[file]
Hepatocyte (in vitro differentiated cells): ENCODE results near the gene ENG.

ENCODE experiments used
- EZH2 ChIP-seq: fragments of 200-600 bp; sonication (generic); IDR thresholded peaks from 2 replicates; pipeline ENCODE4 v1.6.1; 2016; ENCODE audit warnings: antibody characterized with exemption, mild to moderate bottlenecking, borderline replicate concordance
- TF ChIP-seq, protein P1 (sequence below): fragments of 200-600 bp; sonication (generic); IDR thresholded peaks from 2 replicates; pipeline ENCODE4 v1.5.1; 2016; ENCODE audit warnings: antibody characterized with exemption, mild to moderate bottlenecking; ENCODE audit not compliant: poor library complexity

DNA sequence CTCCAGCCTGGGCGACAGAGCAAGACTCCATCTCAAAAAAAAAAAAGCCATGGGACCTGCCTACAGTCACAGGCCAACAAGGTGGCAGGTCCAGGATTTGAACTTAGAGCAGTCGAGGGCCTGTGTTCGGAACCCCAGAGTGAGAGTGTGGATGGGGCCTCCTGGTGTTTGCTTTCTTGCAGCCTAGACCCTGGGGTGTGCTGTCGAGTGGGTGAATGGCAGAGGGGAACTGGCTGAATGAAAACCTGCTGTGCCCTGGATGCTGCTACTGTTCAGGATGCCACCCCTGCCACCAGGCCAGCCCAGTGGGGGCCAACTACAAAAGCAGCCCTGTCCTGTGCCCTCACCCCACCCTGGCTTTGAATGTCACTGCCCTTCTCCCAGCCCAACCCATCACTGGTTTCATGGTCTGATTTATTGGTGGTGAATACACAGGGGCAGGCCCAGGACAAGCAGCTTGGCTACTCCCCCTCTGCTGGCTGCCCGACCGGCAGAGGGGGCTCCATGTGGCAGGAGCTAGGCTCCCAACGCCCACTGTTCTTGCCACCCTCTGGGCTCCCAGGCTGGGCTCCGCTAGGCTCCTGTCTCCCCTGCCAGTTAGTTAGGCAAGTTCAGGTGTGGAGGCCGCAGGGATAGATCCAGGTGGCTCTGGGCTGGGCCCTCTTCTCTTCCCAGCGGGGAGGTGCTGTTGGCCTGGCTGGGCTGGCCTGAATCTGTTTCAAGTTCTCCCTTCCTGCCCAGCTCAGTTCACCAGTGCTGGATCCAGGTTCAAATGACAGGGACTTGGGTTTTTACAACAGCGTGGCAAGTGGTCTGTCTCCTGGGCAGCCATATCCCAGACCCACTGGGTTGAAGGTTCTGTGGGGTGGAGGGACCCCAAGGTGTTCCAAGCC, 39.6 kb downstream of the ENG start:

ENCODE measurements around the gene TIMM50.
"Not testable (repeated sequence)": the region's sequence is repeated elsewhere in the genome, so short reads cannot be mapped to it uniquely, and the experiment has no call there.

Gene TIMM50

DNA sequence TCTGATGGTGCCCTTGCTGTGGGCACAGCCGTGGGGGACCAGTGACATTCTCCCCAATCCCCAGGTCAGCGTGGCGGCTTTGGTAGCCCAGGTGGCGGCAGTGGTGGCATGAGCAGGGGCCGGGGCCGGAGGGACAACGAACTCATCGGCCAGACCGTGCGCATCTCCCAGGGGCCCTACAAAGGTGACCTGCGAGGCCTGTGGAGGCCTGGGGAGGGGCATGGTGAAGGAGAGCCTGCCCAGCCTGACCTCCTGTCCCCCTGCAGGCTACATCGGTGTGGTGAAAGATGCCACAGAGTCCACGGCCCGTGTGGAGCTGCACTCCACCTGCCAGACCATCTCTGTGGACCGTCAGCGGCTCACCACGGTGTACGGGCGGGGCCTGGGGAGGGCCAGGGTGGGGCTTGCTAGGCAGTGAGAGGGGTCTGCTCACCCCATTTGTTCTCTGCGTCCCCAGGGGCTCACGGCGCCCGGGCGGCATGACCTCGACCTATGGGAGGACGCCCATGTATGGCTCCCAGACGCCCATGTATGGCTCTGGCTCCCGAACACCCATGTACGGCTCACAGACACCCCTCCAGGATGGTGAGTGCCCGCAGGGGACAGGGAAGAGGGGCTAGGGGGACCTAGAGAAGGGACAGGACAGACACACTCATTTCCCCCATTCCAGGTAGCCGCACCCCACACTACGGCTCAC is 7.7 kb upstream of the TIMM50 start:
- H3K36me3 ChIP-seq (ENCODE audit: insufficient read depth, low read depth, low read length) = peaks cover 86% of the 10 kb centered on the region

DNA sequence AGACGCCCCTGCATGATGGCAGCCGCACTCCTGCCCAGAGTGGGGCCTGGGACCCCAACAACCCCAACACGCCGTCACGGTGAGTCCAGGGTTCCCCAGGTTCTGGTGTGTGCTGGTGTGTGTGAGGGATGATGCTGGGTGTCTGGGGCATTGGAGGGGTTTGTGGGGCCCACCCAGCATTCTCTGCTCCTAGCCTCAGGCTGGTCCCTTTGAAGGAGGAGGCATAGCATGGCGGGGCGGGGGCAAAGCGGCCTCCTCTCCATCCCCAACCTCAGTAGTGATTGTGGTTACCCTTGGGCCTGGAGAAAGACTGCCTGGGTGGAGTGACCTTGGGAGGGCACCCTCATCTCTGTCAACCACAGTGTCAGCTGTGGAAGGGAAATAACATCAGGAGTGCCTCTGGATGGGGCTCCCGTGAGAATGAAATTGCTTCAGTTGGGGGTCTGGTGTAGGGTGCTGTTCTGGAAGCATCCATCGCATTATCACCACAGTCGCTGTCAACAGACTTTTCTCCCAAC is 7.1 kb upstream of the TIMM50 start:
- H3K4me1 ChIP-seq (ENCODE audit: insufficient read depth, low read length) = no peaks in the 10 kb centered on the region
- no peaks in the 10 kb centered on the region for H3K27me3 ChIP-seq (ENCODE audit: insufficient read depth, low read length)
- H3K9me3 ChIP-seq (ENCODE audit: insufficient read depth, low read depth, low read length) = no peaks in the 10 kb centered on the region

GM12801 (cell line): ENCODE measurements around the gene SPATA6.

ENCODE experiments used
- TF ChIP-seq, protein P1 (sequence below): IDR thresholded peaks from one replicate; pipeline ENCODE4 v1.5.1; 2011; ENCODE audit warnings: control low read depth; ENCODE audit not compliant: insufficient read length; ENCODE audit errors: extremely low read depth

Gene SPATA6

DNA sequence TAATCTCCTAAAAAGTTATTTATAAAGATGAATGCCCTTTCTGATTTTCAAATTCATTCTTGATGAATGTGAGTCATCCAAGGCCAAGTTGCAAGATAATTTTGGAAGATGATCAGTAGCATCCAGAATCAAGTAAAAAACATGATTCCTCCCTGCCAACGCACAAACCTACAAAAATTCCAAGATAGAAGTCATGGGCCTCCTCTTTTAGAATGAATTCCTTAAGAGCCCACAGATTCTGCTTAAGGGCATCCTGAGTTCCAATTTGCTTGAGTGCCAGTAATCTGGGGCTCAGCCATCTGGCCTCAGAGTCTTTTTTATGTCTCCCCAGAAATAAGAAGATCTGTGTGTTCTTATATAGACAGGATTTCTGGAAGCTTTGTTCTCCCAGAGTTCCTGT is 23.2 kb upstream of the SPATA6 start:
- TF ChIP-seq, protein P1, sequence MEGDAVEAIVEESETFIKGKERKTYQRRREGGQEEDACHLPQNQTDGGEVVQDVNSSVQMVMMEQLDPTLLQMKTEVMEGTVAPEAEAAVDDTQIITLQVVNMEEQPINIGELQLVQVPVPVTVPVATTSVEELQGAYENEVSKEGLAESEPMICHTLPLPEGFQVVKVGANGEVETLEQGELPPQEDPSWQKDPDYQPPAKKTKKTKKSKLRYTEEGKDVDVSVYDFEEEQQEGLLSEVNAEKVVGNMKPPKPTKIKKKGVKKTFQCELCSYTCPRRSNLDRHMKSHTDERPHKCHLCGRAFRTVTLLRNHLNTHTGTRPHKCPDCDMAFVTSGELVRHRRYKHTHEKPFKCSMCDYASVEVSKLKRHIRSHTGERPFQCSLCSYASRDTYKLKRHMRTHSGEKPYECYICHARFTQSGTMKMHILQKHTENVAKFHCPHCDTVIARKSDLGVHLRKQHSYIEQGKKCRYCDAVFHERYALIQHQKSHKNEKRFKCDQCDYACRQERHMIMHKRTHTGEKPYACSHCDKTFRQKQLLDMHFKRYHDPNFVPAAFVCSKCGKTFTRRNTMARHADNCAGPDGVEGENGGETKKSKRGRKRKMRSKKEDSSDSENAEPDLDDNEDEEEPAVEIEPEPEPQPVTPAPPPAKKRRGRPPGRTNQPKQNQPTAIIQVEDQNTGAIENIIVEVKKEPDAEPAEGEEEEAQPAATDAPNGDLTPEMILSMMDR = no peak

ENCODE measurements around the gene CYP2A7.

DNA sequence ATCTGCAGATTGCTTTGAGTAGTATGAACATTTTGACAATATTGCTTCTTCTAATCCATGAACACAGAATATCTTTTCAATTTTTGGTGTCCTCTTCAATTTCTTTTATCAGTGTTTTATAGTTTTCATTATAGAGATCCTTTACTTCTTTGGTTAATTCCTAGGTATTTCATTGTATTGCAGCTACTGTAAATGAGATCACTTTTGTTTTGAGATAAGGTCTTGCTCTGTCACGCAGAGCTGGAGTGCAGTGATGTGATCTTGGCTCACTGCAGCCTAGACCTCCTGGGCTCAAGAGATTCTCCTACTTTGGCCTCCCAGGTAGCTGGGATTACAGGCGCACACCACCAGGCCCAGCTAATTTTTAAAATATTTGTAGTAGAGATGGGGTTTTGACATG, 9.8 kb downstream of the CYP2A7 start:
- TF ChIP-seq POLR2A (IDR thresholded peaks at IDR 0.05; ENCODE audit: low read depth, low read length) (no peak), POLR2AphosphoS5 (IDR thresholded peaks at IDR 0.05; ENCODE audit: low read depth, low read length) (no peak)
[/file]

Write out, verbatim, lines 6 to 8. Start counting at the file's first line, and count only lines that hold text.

ENCODE measurements around the gene TIMM50.
"Not testable (repeated sequence)": the region's sequence is repeated elsewhere in the genome, so short reads cannot be mapped to it uniquely, and the experiment has no call there.

Gene TIMM50